Lisa Alman worked as a nurse at Sierra Vista’s memory care unit for more than a year and said she routinely saw people with their masks under their chins and below their noses.
“We were dealing with the population most at risk (of) dying,” Alman said.
She said she quit in December after being bullied for reminding her colleagues to wear a mask.
“I had conflict with people not wearing masks and I would get upset because I looked at this as a very scary virus … especially because people in that area wouldn’t be able to protect themselves by wearing a mask because they don’t have the cognitive abilities to keep a mask on,” Alman said.
When Alman brought her concerns to management, she said she was not taken seriously and changes were not made to reinforce the need for mask wearing. She got a reputation as a “mask boss” and people no longer wanted to work in her section. Alman quit on Dec. 11, two days after CDPHE data shows the Sierra Vista outbreak began.
“It was just a very helpless feeling,” Alman said. “… I left out of fear. But then I had so much guilt from leaving like I felt like I was abandoning them, but I didn’t abandon them. I didn’t. Not in my heart.”
Records show Alman was right — twice. Inspectors came to Sierra Vista in August 2020 and found that COVID-19 protocol, known as infection control, was not being followed. Multiple staff members did not wear their masks the correct way or wash their hands. For example, regulators noticed a speech therapist and resident care advisor not following rules during breakfast.
“Both had their masks below their noses and the (speech therapist) repeatedly touched her mask with her bare hands and did not perform hand hygiene,” the report said.
Regulators came back in December and noticed staff members were wearing masks, but not the mandated N95 masks which are rated to do a better job of stopping the spread of disease.
Impink, the Sierra Vista Health Care spokeswoman, said in an email the health of residents in the facility’s top priority and that “significant steps” were taken to protect those that live and work there.
“The center took the findings of the survey team seriously and immediately put corrective actions in place to address the specifics of the surveyor’s findings,” Impink wrote. “The center was found to be in compliance once corrective plans were implemented and the center worked diligently with staff to continue to educate them regarding the importance of hand hygiene, proper use of personal protective equipment and other infection control practices.”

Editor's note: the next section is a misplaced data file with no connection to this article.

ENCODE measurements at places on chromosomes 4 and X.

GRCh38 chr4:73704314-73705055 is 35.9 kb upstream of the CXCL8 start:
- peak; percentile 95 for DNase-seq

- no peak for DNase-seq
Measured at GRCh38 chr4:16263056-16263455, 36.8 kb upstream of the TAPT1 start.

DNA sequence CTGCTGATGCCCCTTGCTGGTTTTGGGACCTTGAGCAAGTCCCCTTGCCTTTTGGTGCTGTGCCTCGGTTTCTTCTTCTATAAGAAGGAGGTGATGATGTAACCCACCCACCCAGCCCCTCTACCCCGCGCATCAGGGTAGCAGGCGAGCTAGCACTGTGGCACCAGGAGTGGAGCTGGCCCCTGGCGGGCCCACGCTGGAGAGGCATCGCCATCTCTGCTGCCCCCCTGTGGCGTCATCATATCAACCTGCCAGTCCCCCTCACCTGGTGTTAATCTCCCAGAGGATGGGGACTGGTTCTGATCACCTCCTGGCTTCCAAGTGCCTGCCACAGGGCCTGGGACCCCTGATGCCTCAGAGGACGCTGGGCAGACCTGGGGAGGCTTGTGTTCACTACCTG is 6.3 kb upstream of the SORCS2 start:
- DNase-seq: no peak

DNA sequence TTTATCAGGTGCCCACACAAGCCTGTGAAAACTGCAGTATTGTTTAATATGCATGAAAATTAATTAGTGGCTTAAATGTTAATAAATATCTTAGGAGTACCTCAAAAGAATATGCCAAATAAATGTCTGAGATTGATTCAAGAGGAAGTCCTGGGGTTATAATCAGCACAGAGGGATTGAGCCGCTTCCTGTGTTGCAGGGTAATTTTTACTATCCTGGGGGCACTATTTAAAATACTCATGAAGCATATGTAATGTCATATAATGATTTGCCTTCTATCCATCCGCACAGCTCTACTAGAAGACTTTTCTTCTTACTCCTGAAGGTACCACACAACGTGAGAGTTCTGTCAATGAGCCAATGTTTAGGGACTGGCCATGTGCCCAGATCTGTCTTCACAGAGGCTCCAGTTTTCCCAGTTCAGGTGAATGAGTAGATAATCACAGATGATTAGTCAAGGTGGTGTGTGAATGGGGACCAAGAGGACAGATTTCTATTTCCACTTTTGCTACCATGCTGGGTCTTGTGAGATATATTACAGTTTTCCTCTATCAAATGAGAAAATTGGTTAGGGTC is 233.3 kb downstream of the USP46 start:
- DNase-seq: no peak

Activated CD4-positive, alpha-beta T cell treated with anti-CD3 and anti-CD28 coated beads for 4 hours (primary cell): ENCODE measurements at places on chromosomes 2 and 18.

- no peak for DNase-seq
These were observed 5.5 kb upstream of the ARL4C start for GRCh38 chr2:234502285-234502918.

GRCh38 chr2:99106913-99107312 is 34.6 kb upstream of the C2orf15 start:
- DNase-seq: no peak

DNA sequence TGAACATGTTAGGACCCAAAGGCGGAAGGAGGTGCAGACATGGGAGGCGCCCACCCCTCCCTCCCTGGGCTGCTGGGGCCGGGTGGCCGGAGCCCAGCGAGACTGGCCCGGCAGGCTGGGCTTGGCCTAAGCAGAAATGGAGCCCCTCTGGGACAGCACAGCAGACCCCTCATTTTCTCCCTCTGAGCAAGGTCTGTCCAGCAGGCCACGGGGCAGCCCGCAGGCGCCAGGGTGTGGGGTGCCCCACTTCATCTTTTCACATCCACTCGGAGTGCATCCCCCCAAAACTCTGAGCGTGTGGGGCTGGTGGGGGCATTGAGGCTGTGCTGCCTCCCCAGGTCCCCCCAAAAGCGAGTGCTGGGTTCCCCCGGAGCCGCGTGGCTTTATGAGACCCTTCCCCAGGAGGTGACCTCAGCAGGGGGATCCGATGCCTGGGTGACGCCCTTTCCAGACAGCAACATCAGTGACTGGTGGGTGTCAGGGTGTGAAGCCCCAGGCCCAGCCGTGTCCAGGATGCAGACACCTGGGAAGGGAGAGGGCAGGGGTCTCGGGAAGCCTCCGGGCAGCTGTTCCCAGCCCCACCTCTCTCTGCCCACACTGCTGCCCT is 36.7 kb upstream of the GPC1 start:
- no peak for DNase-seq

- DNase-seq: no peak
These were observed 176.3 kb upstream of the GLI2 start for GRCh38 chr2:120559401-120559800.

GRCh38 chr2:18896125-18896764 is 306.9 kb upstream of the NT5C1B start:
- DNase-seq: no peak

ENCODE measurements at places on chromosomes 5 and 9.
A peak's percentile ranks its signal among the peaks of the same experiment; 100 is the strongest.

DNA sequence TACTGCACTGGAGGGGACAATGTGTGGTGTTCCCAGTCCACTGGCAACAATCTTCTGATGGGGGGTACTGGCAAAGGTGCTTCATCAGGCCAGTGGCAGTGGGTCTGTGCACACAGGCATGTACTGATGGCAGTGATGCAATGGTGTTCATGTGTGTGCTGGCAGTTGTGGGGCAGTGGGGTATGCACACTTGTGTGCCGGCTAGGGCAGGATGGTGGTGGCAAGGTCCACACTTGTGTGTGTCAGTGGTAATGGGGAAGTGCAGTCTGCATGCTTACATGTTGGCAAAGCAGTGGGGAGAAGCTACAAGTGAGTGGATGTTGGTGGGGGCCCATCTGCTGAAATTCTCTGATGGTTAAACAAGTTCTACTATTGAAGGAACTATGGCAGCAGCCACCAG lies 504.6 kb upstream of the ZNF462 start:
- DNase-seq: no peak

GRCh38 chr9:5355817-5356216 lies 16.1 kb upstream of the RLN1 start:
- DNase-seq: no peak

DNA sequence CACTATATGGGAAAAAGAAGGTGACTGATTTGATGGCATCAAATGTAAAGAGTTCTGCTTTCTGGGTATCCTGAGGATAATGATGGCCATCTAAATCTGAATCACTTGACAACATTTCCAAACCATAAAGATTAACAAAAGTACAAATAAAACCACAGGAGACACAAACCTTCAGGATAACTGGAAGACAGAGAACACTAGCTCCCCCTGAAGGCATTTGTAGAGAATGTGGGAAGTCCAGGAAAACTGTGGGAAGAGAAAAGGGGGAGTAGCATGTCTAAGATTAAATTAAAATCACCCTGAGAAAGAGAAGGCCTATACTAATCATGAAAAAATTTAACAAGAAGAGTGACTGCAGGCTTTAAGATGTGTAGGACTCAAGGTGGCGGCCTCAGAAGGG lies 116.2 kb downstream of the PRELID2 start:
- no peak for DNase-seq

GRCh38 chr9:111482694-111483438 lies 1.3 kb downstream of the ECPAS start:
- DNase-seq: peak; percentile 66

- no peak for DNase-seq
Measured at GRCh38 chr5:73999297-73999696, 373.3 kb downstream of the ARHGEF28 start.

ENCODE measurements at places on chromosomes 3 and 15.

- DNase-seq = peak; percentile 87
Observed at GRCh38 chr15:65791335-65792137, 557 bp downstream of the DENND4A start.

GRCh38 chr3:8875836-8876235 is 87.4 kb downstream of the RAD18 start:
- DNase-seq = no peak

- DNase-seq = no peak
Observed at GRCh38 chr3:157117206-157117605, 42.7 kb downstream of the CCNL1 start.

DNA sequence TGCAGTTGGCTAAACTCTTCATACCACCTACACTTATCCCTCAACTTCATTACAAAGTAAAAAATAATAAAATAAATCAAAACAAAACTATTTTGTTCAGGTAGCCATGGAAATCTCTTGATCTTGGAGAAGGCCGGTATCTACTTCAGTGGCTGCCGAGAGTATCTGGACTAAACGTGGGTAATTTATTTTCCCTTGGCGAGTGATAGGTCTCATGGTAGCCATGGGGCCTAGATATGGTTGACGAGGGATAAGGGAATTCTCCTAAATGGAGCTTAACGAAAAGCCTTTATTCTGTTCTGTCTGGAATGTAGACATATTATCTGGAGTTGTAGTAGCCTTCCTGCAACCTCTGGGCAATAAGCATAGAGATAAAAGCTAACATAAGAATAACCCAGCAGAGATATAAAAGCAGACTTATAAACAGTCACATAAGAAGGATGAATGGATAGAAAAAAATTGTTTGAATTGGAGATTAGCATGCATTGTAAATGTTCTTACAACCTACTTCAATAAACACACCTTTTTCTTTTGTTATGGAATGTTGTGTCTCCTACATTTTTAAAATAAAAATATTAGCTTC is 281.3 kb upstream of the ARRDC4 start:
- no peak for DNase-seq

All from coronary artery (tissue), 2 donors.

Impink declined a request for an interview to answer 9Wants to Know’s questions.
From January 2020 to April 2021, CMS fined Sierra Vista $39,484.25 for its transgressions.
But 9Wants to Know found that Sierra Vista was paid $183,840.89 in the months leading up to the December 2020 outbreak by the HRSA, payments detailed in federal records.
Tonya Morrow said the fines were not surprising, but the payments were shocking.
“That makes no sense,” she said. “How can you be fined for violations and at the same time financially awarded?”
Morrow called for a “better system” with stricter protocols and surprise inspections so others do not have the same fate as her aunt.
117 facilities paid, punished and with an outbreak
Lee was the state long-term care ombudsman of Florida for years and runs Families for Better Care, a national nursing home watchdog group which advocates for improved resident care within long-term care facilities. He said the way in which the payment outweighed the fine at Sierra Vista and elsewhere is indicative of a wider problem.
“What other job or arena or industry do you get awarded bonus monies for poor performance?” Lee said.
Of the 132 facilities in Colorado that were fined for poor infection control practices and problems related to the pandemic — not wearing masks, washing hands or notifying families or the federal government about an outbreak — 122 also received payments from the HRSA for having fewer COVID-19 cases compared to the community it operated in and fewer COVID-19 deaths than a national benchmark. Of those that were fined and received a payment, 117 had a COVID-19 outbreak, 9Wants to Know’s data analysis showed.
Both federal agencies refused a request for an interview to explain the contradictory policies.
Lee said payments vastly outweighing the fines could take away motivation for nursing homes to care about meeting the benchmarks outlined by the federal government and makes enforcement “laughable.”
The 9Wants to Know investigation found 107 facilities paid by the HRSA recouped more than they were fined by CMS. The Colorado State Veterans Home at Fitzsimons had the largest gap between fines and payments, according to the data. The facility was paid $394,899.40 more than it was fined.
“It is just a total gut punch to the residents that these nursing homes have been given these dollars, these bonus payments for the so called ‘good performance’ during this entire pandemic,” Lee said.